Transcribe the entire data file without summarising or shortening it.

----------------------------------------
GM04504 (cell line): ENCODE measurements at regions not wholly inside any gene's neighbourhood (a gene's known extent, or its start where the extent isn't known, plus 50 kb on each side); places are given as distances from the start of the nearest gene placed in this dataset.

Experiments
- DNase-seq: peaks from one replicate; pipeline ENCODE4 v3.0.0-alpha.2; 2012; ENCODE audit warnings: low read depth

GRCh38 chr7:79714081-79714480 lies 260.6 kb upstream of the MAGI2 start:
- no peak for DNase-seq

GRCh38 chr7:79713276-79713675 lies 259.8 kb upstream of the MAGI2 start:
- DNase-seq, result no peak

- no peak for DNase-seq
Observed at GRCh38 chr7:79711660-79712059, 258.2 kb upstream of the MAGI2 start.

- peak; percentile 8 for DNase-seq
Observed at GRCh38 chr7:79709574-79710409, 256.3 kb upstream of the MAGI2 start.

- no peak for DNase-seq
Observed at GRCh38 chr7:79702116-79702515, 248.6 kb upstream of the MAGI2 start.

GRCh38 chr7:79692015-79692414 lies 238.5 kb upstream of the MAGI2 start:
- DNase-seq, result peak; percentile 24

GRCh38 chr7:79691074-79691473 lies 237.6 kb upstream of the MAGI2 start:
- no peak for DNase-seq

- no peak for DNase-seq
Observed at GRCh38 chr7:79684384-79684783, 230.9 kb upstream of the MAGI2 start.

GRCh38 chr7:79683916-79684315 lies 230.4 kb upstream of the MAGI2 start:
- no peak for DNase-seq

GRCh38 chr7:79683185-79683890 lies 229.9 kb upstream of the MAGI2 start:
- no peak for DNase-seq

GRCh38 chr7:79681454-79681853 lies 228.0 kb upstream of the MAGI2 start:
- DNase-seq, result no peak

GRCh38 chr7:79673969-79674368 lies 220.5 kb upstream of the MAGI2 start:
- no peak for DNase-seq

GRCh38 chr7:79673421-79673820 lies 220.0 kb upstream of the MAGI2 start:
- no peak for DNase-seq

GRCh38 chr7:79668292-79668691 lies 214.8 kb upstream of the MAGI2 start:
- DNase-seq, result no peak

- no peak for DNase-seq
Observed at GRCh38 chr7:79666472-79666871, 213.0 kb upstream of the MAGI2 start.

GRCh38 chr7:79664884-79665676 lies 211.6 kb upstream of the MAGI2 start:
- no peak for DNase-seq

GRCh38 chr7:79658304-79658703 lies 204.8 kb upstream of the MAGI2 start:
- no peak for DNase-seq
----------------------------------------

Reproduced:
GM04504 (cell line): ENCODE measurements at regions not wholly inside any gene's neighbourhood (a gene's known extent, or its start where the extent isn't known, plus 50 kb on each side); places are given as distances from the start of the nearest gene placed in this dataset.

Experiments
- DNase-seq: peaks from one replicate; pipeline ENCODE4 v3.0.0-alpha.2; 2012; ENCODE audit warnings: low read depth

GRCh38 chr7:79714081-79714480 lies 260.6 kb upstream of the MAGI2 start:
- no peak for DNase-seq

GRCh38 chr7:79713276-79713675 lies 259.8 kb upstream of the MAGI2 start:
- DNase-seq, result no peak

- no peak for DNase-seq
Observed at GRCh38 chr7:79711660-79712059, 258.2 kb upstream of the MAGI2 start.

- peak; percentile 8 for DNase-seq
Observed at GRCh38 chr7:79709574-79710409, 256.3 kb upstream of the MAGI2 start.

- no peak for DNase-seq
Observed at GRCh38 chr7:79702116-79702515, 248.6 kb upstream of the MAGI2 start.

GRCh38 chr7:79692015-79692414 lies 238.5 kb upstream of the MAGI2 start:
- DNase-seq, result peak; percentile 24

GRCh38 chr7:79691074-79691473 lies 237.6 kb upstream of the MAGI2 start:
- no peak for DNase-seq

- no peak for DNase-seq
Observed at GRCh38 chr7:79684384-79684783, 230.9 kb upstream of the MAGI2 start.

GRCh38 chr7:79683916-79684315 lies 230.4 kb upstream of the MAGI2 start:
- no peak for DNase-seq

GRCh38 chr7:79683185-79683890 lies 229.9 kb upstream of the MAGI2 start:
- no peak for DNase-seq

GRCh38 chr7:79681454-79681853 lies 228.0 kb upstream of the MAGI2 start:
- DNase-seq, result no peak

GRCh38 chr7:79673969-79674368 lies 220.5 kb upstream of the MAGI2 start:
- no peak for DNase-seq

GRCh38 chr7:79673421-79673820 lies 220.0 kb upstream of the MAGI2 start:
- no peak for DNase-seq

GRCh38 chr7:79668292-79668691 lies 214.8 kb upstream of the MAGI2 start:
- DNase-seq, result no peak

- no peak for DNase-seq
Observed at GRCh38 chr7:79666472-79666871, 213.0 kb upstream of the MAGI2 start.

GRCh38 chr7:79664884-79665676 lies 211.6 kb upstream of the MAGI2 start:
- no peak for DNase-seq

GRCh38 chr7:79658304-79658703 lies 204.8 kb upstream of the MAGI2 start:
- no peak for DNase-seq